(Warning, if you are not caught up on AMC’s Breaking Bad, then stop reading now. Spoilers abound up ahead. You’ve been warned, so don’t email me about ruining the show. You read at your own risk.)
|Walter White – Mild-mannered teacher, age 50.|
I am a firm believer in the fact that AMC has the best 3 shows on TV right now (No, I haven’t seen Homeland yet. I’ll get to it some day) with Mad Men, The Walking Dead and Breaking Bad. I’ve already talked about Mad Men before on this blog, and today I’d like to share my feelings on Breaking Bad, or more importantly, the character of Walter White, played brilliantly by Bryan Cranston. The main focus of the show, Walter White starts out as a meek high school chemistry teacher who learns one day that he has terminal lung cancer. At first he keeps the news a secret as he tries to figure out what to do to make sure his family is taken care of, trying to take into account the financial strain of providing for his pregnant wife Skylar and his handicapped son Walter Jr. Through a series of events he becomes connected with Jesse Pinkman, a former student of his and a small time pot dealer. Walter approaches Jesse with the idea of cooking crystal meth to pay off his expenses and make sure his family is safe, Jesse agrees, and they start cooking meth. Four seasons later, we’ve seen Walter’s descent into darkness as he further becomes less easily separated from his drug dealing alter-ego Heisenberg, cleverly and ironically named after the Heisenberg Uncertainty Principle, which states that according to quantum mechanics, an object’s location, no matter how small or large, can never be determined. This idea is true of Walter’s morality. As his cash flow continues to grow, he further becomes more tenacious in his fight for survival against his rivals, threats, and even overseers. Walt starts out as an emasculated doormat but then slowly turns the tables, proving himself through his brains, willingness to act, violence, and his manipulation of others. Now, only 8 episodes away from the end of the show, Walter has become the king of his domain, feared by those who used to love and trust him. It’s a complete character transformation, and it’s horrifying yet riveting to watch.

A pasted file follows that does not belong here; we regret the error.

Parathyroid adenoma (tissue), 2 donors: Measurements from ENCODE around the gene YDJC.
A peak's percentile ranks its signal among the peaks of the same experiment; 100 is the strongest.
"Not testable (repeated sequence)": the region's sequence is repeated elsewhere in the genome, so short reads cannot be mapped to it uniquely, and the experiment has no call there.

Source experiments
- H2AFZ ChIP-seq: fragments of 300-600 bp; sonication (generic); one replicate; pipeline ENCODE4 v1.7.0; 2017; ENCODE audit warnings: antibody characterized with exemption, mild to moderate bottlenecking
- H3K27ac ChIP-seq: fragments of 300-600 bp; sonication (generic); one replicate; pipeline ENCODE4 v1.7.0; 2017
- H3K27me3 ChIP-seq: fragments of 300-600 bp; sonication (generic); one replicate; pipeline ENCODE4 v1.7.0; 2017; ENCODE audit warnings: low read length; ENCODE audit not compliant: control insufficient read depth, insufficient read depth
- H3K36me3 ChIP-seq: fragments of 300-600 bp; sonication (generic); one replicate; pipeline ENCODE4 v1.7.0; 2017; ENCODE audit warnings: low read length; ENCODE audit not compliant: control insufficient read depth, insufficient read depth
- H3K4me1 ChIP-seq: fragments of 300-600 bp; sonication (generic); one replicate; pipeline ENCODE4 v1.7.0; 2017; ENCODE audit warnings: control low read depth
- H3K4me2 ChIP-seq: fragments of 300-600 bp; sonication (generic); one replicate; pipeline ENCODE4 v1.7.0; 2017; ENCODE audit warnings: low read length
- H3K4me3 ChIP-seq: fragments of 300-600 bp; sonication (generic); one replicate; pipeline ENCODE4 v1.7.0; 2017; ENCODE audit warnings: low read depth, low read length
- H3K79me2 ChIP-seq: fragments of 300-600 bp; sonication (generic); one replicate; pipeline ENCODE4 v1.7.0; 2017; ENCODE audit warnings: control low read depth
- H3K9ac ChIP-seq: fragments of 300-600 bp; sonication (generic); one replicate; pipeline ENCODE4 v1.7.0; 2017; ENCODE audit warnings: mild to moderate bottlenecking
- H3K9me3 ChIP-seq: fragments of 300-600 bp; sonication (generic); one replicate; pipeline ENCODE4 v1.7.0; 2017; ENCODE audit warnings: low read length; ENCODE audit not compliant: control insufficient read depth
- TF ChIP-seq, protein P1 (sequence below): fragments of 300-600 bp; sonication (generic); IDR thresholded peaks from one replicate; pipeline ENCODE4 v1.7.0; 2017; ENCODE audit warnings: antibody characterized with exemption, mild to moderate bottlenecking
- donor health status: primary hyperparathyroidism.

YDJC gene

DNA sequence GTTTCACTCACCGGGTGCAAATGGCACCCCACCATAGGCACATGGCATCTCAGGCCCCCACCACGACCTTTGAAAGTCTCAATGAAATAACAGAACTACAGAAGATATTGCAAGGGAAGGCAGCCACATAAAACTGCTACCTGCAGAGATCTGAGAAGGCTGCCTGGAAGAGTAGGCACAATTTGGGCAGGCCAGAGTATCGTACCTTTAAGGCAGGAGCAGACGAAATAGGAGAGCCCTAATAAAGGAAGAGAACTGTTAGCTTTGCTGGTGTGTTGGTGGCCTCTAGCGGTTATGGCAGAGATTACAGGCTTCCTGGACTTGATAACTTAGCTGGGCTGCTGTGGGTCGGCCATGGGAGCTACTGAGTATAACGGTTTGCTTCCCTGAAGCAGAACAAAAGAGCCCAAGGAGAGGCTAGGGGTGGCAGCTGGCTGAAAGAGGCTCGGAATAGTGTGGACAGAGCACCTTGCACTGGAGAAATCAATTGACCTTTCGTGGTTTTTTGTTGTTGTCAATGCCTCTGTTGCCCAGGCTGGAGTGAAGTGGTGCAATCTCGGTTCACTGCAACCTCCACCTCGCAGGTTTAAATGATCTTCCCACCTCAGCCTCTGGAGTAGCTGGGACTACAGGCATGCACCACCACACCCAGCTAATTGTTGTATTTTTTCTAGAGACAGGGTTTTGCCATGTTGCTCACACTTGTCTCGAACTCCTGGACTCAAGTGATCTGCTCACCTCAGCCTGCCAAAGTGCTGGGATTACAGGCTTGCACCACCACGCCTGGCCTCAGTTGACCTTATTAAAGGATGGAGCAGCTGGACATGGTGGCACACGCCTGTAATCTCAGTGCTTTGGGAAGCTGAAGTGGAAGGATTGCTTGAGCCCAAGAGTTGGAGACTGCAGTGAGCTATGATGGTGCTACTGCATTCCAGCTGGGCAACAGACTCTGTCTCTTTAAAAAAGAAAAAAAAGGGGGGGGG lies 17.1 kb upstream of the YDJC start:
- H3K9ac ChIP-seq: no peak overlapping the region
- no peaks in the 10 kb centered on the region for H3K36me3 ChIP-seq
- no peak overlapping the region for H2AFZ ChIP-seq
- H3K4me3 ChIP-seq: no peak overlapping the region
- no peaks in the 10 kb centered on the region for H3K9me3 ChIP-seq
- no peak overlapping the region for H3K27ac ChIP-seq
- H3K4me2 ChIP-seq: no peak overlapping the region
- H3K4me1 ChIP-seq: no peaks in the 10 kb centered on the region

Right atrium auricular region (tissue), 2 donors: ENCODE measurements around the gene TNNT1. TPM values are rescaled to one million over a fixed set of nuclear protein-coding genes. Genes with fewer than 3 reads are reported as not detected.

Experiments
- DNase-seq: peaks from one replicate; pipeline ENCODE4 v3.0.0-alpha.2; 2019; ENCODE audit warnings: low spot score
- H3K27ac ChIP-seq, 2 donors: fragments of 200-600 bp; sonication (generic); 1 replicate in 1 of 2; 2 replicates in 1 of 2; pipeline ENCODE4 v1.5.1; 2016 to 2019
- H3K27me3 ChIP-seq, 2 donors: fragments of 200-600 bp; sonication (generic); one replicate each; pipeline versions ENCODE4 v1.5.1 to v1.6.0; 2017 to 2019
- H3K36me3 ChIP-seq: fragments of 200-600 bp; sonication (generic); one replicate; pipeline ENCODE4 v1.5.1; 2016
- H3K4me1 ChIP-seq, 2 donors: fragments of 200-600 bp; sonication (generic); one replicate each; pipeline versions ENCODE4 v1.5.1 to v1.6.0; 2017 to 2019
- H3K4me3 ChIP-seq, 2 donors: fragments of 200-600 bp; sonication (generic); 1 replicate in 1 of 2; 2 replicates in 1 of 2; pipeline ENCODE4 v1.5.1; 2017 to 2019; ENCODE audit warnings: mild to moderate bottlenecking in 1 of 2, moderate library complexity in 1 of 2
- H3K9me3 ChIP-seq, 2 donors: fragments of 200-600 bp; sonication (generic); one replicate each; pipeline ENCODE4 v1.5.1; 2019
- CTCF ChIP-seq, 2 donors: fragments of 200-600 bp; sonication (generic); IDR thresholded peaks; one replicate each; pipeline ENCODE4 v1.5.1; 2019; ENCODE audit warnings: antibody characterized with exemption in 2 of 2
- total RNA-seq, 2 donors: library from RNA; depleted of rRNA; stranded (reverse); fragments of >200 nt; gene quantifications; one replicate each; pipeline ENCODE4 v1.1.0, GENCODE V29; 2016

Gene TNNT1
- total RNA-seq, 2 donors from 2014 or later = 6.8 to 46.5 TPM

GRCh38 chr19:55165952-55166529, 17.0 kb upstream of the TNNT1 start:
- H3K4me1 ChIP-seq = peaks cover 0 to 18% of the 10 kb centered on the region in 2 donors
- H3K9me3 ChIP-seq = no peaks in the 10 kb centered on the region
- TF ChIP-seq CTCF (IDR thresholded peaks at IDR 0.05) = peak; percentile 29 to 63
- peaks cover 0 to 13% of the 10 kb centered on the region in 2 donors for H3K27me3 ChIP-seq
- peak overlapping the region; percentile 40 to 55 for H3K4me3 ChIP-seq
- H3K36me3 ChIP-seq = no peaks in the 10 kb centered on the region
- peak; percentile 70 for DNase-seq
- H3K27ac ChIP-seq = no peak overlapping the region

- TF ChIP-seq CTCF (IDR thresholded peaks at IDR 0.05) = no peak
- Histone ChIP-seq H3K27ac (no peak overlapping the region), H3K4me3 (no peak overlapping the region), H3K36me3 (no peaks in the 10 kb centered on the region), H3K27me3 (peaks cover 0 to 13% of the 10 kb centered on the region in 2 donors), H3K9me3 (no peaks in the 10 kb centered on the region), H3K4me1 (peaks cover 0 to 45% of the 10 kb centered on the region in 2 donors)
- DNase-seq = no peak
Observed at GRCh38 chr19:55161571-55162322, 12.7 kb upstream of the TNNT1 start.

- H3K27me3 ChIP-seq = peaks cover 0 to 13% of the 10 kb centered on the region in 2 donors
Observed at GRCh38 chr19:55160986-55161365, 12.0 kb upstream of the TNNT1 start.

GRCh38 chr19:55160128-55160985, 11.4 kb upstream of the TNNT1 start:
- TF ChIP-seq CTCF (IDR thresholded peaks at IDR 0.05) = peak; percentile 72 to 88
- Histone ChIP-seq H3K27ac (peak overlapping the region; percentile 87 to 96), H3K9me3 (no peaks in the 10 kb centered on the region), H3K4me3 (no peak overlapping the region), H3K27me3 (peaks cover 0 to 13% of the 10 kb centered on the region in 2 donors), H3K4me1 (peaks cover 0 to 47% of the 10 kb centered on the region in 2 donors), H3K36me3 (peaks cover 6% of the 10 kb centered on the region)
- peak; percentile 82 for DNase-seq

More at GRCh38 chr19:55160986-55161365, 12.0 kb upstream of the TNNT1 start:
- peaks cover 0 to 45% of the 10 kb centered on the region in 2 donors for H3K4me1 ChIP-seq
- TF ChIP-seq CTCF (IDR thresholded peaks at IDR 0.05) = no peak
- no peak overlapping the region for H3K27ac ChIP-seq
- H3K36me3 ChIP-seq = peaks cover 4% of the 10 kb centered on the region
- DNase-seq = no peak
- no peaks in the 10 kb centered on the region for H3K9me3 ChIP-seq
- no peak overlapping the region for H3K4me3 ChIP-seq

|Walter White – Drug lord, age 52.|
Within the annals of psychology there is the classic thought problem of the man who steals to get medicine for his wife because he has no other options and she will die if he doesn’t. The question deals with moral law versus civil law. Was this man in the right to break the civil law? But to some the very act of breaking a civil law breaks moral law, so where does one draw the line? It’s definitely an interesting question to raise, and everyone who looks at it has to come to their own conclusion. When you look at Walter’s motivations for cooking meth when he first starts, the average person can understand it, or even go as far to justify it. He’s a poor chemistry teacher who knows his family will be financially dead in the water when he’s gone unless he does something about it, or at least that’s the conclusion he comes to in his mind. As the show progresses, what was at first motivated by love becomes hijacked by Walt’s deep seeded need for respect and his growing ego (As displayed brilliantly in this now classic moment). Pride and power become the real motivation, and the further down the rabbit hole he goes the less likely he’ll ever come out. The thing that has struck me so much about the show is how it captures the capacity within us all for evil.